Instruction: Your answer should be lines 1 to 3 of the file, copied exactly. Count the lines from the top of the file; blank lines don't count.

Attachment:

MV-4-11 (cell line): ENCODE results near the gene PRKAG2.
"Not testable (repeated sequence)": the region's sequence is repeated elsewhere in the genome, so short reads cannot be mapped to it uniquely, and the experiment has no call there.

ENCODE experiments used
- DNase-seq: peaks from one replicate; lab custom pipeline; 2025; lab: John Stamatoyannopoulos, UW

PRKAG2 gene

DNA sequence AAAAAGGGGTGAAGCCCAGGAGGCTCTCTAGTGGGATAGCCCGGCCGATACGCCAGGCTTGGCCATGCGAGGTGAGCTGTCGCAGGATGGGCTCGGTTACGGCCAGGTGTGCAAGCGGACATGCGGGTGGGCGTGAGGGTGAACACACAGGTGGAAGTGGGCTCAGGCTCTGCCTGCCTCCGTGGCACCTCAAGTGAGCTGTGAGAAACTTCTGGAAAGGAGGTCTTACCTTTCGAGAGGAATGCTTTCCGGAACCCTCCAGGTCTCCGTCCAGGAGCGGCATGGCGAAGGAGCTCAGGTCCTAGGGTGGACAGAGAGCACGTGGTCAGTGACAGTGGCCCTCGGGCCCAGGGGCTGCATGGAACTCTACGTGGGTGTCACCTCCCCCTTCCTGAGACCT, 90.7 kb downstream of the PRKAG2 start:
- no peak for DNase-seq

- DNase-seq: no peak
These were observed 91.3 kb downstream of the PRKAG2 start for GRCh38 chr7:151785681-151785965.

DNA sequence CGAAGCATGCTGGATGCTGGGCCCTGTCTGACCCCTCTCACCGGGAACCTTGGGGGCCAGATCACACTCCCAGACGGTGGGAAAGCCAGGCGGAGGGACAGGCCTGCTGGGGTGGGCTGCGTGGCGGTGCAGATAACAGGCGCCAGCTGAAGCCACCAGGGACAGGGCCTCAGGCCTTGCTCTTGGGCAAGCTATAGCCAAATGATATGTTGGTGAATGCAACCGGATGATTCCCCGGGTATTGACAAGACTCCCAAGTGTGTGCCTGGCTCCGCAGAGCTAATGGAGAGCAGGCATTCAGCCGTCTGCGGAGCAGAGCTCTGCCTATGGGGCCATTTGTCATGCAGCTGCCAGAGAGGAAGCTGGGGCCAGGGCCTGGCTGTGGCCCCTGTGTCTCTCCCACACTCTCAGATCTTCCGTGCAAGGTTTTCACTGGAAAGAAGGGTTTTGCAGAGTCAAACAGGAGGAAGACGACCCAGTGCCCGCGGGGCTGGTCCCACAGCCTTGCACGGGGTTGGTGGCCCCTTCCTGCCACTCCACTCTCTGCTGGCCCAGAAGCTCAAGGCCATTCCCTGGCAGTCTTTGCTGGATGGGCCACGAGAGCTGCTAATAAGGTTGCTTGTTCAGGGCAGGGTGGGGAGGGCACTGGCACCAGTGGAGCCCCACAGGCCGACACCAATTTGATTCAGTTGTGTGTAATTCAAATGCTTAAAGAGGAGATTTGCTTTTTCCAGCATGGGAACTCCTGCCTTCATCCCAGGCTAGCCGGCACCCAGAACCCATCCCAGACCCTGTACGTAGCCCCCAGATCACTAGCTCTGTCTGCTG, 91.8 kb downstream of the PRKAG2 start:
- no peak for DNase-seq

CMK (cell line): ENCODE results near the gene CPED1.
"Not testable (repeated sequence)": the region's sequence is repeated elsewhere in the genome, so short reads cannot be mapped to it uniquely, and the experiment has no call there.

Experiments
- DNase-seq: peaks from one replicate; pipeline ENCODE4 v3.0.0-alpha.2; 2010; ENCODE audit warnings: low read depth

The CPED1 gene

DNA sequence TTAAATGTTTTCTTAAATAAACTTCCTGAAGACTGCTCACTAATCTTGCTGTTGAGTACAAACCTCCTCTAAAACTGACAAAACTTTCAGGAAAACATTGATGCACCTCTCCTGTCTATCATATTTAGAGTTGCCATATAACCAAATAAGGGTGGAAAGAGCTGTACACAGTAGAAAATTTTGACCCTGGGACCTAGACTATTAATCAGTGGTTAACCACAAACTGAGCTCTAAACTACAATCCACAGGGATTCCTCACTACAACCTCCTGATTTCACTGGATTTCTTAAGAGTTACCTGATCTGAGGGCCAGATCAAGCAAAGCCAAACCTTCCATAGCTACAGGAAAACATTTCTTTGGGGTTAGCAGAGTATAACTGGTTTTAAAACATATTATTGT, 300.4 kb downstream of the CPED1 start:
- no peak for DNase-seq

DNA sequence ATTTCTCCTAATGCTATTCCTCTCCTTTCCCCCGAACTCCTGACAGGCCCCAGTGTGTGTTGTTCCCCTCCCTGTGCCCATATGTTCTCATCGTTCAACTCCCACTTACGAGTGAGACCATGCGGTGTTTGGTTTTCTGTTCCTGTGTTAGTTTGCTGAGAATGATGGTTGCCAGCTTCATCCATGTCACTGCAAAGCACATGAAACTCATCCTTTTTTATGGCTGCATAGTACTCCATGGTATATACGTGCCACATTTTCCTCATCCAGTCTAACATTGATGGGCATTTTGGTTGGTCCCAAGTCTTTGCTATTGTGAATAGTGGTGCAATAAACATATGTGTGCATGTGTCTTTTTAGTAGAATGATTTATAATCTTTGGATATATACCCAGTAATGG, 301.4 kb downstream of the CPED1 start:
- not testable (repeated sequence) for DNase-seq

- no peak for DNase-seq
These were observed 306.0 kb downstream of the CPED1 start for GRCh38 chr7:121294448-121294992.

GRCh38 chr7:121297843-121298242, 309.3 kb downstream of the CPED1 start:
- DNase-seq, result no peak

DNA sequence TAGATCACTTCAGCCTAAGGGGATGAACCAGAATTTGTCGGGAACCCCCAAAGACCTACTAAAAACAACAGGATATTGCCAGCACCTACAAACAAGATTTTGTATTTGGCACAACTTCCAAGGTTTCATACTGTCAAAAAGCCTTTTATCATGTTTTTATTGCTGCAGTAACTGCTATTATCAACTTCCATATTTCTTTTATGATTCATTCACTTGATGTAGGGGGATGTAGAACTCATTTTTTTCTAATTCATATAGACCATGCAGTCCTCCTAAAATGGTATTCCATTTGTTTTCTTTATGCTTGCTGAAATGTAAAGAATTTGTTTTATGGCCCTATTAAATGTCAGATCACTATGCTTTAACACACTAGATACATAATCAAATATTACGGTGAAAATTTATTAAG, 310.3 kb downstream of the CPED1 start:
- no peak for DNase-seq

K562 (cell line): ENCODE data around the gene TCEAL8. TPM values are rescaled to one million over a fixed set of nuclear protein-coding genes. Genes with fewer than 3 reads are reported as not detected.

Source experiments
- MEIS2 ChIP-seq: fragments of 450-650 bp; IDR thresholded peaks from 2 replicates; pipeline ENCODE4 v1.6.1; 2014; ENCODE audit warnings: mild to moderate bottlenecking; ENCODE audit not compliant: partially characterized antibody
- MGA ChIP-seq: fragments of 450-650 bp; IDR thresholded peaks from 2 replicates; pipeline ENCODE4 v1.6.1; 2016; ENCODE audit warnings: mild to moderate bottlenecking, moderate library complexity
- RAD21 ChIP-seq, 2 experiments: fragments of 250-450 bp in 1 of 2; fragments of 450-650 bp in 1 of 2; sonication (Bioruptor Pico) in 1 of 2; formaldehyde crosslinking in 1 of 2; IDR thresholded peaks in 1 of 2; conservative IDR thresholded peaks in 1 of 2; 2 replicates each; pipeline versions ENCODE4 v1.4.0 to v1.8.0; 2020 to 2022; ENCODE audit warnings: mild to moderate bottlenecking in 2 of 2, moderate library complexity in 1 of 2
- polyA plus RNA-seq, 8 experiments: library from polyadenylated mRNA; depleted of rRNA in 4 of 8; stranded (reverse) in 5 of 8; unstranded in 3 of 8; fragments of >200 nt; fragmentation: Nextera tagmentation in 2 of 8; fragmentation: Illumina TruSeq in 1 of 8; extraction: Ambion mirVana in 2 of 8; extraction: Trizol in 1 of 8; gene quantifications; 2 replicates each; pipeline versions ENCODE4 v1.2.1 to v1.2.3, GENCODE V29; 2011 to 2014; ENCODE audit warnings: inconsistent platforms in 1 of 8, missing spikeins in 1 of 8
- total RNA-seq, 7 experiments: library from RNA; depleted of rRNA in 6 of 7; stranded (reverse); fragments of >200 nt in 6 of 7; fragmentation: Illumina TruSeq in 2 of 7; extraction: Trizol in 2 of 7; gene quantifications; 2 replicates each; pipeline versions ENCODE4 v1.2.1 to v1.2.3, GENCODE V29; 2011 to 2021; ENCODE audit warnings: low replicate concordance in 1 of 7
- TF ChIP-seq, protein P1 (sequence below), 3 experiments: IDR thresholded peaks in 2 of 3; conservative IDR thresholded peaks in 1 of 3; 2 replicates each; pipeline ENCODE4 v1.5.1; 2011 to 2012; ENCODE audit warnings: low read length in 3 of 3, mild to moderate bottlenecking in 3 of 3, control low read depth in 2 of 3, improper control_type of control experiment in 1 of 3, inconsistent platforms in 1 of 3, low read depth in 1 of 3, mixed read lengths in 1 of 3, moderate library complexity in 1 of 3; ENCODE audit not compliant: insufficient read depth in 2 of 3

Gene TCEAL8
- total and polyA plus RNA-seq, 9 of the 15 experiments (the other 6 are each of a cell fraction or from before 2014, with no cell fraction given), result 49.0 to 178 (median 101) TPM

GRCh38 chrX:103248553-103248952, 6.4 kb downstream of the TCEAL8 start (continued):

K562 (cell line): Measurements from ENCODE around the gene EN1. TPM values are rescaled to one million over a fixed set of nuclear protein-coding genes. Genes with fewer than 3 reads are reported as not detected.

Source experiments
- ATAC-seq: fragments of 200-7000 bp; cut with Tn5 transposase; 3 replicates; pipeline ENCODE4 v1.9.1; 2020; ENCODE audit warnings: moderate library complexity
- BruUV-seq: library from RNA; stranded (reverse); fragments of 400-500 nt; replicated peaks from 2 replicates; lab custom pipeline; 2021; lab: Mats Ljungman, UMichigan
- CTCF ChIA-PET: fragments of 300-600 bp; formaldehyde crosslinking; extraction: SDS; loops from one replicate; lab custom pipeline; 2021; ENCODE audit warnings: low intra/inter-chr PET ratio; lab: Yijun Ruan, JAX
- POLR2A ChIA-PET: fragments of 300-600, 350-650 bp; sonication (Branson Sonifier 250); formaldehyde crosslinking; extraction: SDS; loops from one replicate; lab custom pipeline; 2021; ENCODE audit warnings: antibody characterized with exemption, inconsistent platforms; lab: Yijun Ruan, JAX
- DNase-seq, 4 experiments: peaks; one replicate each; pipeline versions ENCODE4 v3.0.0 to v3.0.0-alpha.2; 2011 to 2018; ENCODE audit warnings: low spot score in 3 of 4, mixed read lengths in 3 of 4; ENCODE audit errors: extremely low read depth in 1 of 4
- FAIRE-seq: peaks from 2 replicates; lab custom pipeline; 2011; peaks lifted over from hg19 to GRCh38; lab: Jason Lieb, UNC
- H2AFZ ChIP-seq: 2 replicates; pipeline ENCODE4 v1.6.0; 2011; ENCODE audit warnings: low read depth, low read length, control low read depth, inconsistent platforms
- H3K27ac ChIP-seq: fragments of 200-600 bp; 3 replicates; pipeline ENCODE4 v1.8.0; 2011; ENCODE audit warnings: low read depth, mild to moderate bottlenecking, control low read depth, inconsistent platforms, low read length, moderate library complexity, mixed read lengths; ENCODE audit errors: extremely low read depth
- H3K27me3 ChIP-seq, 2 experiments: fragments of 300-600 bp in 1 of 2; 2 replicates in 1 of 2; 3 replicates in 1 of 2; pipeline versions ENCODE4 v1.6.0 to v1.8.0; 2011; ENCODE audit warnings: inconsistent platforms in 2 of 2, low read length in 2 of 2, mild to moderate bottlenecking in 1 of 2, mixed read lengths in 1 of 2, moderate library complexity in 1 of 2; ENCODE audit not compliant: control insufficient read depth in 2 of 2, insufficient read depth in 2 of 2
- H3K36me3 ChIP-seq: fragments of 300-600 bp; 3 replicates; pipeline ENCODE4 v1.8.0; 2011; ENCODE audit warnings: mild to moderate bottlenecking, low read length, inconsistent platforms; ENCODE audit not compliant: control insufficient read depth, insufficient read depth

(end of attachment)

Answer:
MV-4-11 (cell line): ENCODE results near the gene PRKAG2.
"Not testable (repeated sequence)": the region's sequence is repeated elsewhere in the genome, so short reads cannot be mapped to it uniquely, and the experiment has no call there.

ENCODE experiments used